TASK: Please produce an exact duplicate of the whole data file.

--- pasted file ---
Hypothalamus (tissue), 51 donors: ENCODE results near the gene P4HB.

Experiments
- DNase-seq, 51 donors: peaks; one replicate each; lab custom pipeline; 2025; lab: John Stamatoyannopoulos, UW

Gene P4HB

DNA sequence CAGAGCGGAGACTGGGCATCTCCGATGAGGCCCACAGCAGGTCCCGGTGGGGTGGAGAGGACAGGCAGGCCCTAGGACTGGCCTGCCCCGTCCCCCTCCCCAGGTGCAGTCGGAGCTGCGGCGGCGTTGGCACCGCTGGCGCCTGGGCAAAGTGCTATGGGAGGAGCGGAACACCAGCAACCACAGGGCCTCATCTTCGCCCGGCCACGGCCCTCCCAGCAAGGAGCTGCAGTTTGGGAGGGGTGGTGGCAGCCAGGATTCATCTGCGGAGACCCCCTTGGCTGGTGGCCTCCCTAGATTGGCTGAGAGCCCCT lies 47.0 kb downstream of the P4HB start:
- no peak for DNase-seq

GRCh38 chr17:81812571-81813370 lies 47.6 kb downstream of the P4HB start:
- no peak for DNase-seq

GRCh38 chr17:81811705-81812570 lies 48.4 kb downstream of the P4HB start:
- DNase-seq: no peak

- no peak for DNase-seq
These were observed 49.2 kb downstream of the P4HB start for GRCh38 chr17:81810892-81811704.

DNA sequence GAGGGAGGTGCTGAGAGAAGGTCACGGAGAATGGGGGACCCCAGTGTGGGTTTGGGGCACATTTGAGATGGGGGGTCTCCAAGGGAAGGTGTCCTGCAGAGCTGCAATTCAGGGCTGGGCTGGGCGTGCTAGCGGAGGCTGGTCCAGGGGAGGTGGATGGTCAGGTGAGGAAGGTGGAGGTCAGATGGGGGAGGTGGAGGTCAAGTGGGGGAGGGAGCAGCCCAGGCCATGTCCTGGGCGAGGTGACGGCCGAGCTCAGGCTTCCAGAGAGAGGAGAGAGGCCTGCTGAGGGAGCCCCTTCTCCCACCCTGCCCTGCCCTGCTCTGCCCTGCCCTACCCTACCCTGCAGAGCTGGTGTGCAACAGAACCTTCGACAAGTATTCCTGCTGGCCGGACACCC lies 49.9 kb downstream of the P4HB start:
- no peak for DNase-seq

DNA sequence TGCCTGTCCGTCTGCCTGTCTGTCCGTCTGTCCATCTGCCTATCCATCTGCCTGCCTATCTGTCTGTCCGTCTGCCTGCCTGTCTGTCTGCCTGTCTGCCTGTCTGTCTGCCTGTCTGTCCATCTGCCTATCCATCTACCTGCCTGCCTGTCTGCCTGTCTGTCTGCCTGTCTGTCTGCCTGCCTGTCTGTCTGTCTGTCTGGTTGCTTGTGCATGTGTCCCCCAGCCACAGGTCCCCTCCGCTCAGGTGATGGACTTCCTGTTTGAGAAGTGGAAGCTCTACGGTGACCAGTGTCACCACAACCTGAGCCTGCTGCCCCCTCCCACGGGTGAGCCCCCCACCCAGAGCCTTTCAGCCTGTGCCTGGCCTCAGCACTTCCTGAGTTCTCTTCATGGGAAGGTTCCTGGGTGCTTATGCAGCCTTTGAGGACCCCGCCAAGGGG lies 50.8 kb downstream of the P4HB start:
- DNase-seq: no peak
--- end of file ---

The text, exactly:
Hypothalamus (tissue), 51 donors: ENCODE results near the gene P4HB.

Experiments
- DNase-seq, 51 donors: peaks; one replicate each; lab custom pipeline; 2025; lab: John Stamatoyannopoulos, UW

Gene P4HB

DNA sequence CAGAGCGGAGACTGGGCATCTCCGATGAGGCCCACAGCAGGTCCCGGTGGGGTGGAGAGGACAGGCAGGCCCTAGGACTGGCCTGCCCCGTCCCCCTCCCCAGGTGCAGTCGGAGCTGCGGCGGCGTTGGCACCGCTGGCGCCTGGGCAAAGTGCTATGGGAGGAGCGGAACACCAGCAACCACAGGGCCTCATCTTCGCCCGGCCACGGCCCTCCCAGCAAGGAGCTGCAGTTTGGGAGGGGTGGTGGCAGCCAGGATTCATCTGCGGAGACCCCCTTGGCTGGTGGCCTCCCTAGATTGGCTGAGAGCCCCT lies 47.0 kb downstream of the P4HB start:
- no peak for DNase-seq

GRCh38 chr17:81812571-81813370 lies 47.6 kb downstream of the P4HB start:
- no peak for DNase-seq

GRCh38 chr17:81811705-81812570 lies 48.4 kb downstream of the P4HB start:
- DNase-seq: no peak

- no peak for DNase-seq
These were observed 49.2 kb downstream of the P4HB start for GRCh38 chr17:81810892-81811704.

DNA sequence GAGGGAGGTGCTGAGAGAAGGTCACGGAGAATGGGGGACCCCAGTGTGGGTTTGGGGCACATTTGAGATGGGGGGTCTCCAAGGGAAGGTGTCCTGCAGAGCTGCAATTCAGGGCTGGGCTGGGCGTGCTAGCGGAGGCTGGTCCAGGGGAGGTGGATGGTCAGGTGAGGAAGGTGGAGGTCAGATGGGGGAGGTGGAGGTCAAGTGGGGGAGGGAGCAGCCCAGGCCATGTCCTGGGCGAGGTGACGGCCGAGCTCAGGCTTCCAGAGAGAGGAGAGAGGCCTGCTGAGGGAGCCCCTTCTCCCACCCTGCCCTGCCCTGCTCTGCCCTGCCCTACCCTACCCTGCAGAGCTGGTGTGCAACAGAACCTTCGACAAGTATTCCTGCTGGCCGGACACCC lies 49.9 kb downstream of the P4HB start:
- no peak for DNase-seq

DNA sequence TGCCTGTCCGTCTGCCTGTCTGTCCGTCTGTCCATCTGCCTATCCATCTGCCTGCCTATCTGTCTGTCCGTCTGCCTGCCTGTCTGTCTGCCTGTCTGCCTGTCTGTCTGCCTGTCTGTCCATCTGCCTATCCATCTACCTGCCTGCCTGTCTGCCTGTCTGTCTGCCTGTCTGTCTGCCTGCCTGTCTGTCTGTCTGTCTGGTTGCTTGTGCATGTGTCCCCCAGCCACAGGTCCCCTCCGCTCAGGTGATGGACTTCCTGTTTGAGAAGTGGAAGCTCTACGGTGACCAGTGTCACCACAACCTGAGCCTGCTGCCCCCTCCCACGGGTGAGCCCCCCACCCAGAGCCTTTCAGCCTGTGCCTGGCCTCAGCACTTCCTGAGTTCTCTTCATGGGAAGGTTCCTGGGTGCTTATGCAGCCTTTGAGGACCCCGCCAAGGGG lies 50.8 kb downstream of the P4HB start:
- DNase-seq: no peak